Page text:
Gregg Easterbrook still hates numbers that are calculated to the tenth and hundredth of a unit of time. I expected we would read Gregg's yearly complaints about absurd precision earlier than May. Since Gregg really has no good ideas for his weekly TMQ, he mainly just rotates the same discussions every year in talking about concussions and how offense is taking over the sport of football until he decides in November the defenses will start catching up. He is beholden to repeating the same column ideas every year. At some points during the year there will be a column about "unwanted" and "undrafted" players, there will be a column criticizing the over-precision of numbers (rounding to the hundredth of a second is too precise for Gregg...he's the absolute worst), and in every column there is a discussion on how television shows aren't realistic. Gregg lives in this world where fictional television shows need to be realistic, tenths of a second are too precise, and every single thing that happened in the NFL over the last week is now a long-term trend until he decides it's not a long-term trend so just forget what he said earlier, okay?
So Gregg is back and he is mocking the mock drafts. Well, he's not really "mocking" them seeing as nothing Gregg writes is clever or funny. He's just sort of using the type of humor he and his other white, upper-class haughty academic friends would think is funny to discuss the NFL Draft.
Suppose you were basing your draft strategy on results of recent Super Bowls. Here's what you would want:
If you are a GM who bases your draft strategy entirely on the results of recent Super Bowls then you are also going to be more likely watching future NFL Drafts in the comfort of your own home and not in a team's strategy room.
The height of the past ten Super Bowl winning quarterbacks: 5'11, 6'0", 6'2", 6'4", 6'6", 6'4", 6'5", 6'5".
Never change your lack of research and total reliance on the immediacy of events to predict a long-term change, Gregg. It makes you as terrible as you are.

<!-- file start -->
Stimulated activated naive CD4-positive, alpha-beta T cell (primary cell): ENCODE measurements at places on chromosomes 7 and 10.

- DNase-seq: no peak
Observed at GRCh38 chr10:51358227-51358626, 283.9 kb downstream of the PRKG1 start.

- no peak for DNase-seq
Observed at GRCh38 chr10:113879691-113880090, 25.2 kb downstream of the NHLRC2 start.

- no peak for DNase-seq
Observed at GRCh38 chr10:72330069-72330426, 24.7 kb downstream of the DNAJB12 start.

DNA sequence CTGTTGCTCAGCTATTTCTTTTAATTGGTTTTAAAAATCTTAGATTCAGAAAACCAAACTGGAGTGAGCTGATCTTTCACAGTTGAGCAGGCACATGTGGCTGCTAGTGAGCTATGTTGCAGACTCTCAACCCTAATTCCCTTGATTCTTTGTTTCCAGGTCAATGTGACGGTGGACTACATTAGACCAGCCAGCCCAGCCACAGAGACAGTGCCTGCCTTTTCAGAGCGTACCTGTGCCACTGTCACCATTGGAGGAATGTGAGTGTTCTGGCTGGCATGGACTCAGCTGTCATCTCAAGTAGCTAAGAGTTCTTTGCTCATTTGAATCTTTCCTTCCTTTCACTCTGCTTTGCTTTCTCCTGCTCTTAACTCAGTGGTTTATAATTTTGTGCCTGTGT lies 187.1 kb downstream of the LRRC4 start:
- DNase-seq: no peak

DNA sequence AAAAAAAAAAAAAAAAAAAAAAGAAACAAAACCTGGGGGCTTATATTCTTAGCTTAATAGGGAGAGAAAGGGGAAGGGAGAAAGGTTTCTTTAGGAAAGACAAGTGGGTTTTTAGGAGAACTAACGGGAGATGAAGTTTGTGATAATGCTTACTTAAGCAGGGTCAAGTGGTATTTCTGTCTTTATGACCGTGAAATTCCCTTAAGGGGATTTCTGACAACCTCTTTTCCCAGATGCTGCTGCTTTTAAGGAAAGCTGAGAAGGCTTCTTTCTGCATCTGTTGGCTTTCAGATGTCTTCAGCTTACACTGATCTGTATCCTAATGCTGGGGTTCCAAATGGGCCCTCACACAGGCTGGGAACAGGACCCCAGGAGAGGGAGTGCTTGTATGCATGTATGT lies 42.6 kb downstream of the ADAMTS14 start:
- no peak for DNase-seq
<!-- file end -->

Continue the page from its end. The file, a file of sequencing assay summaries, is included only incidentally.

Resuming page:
Tall defensive backs.
Lots of defensive ends.
Fine, let's talk about the last five Super Bowl champs. Here are the heights of the top-5 defensive backs on these teams and the number of defensive ends on the roster.
Seahawks: 6'3", 6'1", 6'3", 5'10", 6'0" and five defensive ends.
Ravens: 6'0", 6'1", 5"11, 6'2", 6'1" and three (and a half...Ngata/Hall moved around) defensive ends.
Giants: 6'0", 6'0", 6"0, 6'0", and 6'2" and five defensive ends.
Packers: 5'11", 5'11", 5'11", 6'1", 5'11" and three (and a half...Pickett moved around) defensive ends.
Saints: 5'11", 6'1", 5'11", 6'2", 5'11" and four defensive ends.
It depends partially on what your definition of "lots" of defensive ends would be, but I wouldn't consider any of the teams other than Seattle and the Giants to have lots of defensive ends. The Seahawks also seem to have the tallest corners of any other Super Bowl bowl-winning team in the past five years. Most of the other Super Bowl champs have corners who were between 5'11"-6'1", so yet again Gregg is taking an event that happened recently and trying to turn it into a long-term league-wide trend. He's ridiculously terrible and what he writes is often a joke.